Who Are You? Who-Who…Who-Who…

So it’s an easy enough question to answer for yourself – your name, your marital status, your ancestry – but how about for your company? Are you able to identify the mission of your business clearly and succinctly?

For those of you who haven’t developed your own business plan yet, you may never have been forced to describe the purpose and goals of your company before. If that’s the case, first, a subtle slap on the hand for not investing the time to setup a business plan. Okay, that’s out of the way. Now on to the business of gathering thoughts about your company.

Establishing a formal description of your business does several important things. It can support your efforts to define your services and fine-tune your marketing. Your business description may help you calculate precisely what the cost of doing business entails and what resources are needed to launch or expand in the future. It also can serve as a constant reminder of why you entered into the business in the first place and what you hope to achieve both personally and professionally.

So where does one begin when drafting up a company description? There are a few things that you need to know about your business.

  • Structure – who’s behind it? Are you a sole proprietary or a partnership? Destined for going corporate or committed to remaining a solopreneur? Be able to define the delegation of responsibilities for the business venture internally and by outside contractors or business partners.
  • Purpose– what’s yours? What solution do you offer your prospective customers? Clearly, your potential clients have certain needs to address or challenges to overcome. How can your business fit the bill?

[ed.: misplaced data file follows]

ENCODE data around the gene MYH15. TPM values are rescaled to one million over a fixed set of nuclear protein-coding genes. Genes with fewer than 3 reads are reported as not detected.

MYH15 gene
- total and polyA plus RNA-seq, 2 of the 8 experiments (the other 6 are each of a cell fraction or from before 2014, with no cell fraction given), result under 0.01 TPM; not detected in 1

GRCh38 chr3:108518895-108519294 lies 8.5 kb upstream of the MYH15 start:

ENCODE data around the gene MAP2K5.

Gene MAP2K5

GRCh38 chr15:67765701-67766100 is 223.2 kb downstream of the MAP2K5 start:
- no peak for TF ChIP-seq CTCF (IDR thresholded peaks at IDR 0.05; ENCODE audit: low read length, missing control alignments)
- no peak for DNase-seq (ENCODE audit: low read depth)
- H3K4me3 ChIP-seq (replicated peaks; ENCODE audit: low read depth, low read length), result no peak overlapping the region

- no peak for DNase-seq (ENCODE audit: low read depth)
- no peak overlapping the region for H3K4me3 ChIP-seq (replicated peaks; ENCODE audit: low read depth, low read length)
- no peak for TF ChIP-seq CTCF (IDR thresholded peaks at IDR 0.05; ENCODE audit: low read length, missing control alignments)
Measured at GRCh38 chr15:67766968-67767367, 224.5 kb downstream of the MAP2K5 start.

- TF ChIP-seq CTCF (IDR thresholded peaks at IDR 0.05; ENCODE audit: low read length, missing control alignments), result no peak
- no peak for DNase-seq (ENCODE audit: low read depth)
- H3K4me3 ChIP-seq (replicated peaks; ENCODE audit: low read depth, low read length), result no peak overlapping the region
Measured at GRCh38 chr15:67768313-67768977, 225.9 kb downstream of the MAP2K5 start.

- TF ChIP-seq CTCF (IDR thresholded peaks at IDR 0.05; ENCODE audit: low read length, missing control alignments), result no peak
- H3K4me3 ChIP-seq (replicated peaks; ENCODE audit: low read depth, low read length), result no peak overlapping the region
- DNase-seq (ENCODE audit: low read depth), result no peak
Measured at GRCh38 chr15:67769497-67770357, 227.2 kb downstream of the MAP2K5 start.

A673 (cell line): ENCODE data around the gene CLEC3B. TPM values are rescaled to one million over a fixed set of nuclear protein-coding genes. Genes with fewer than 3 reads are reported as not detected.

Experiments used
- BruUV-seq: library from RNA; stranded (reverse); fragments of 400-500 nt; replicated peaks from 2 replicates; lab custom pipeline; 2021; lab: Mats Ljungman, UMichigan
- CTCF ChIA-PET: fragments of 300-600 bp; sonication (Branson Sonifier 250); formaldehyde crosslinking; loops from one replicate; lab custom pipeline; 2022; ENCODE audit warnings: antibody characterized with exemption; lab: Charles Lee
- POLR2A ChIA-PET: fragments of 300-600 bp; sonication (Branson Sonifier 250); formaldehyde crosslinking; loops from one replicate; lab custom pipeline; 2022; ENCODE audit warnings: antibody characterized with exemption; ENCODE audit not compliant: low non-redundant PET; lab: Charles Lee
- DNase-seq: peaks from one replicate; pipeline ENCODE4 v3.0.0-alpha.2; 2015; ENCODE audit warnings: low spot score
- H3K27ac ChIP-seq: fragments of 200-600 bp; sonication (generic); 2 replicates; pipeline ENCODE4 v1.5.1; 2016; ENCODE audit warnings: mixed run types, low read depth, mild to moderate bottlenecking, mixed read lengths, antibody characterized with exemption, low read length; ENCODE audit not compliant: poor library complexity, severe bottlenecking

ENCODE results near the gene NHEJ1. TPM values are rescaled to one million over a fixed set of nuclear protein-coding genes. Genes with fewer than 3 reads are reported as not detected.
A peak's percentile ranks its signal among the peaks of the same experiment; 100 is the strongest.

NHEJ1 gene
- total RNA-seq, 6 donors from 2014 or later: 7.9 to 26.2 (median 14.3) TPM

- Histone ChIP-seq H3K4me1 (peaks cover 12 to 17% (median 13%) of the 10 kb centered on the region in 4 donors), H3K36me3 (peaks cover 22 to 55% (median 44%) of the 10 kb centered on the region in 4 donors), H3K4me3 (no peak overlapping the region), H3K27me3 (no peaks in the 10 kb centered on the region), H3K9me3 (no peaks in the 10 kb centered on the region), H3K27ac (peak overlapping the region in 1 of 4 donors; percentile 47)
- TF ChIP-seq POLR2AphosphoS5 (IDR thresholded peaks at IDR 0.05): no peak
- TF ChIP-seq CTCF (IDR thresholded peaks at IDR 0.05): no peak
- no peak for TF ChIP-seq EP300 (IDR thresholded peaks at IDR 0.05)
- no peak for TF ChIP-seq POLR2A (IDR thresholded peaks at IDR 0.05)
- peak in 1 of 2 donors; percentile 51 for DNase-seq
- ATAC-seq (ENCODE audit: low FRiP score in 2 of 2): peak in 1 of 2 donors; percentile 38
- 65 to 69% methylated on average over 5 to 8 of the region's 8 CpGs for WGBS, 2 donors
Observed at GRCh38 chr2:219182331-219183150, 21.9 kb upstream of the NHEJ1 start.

• Industry – what’s your specialty? How would you categorize your business – retail, wholesale, service, distributor, manufacturer, consultant, developer or contractor? Is there a specific niche or line of products and services? Have you taken the time to research your trade or industry by either reaching out to other vendors, trade organizations or through trade journals or other online media sources?
  • Ways and means – how do you DO what you do?  What is the process behind your service or product? What does it take to run your business, at what cost and over what period of time? What’s your price point? How will you be measuring your sales revenue, referral business and client feedback? What other processes are in place with regard to product development, product delivery and customer service?
  • Tough questions – be sure you can answer them. Who needs you?  What are your products and services? Who is your competition? How do you differ from your competition? How will you reach out to the marketplace? Will I need suppliers? Will I need employees? Will I need distributors? And so on… this bullet point alone could be a full blog entry all by itself. Why, as a matter of fact, now that I think about it, let’s go ahead and do it! Look for it next week…

…in part 2, Tough Questions You Should Be Able to Answer about Your Business. Coming soon…so stay tuned and get started on that description!

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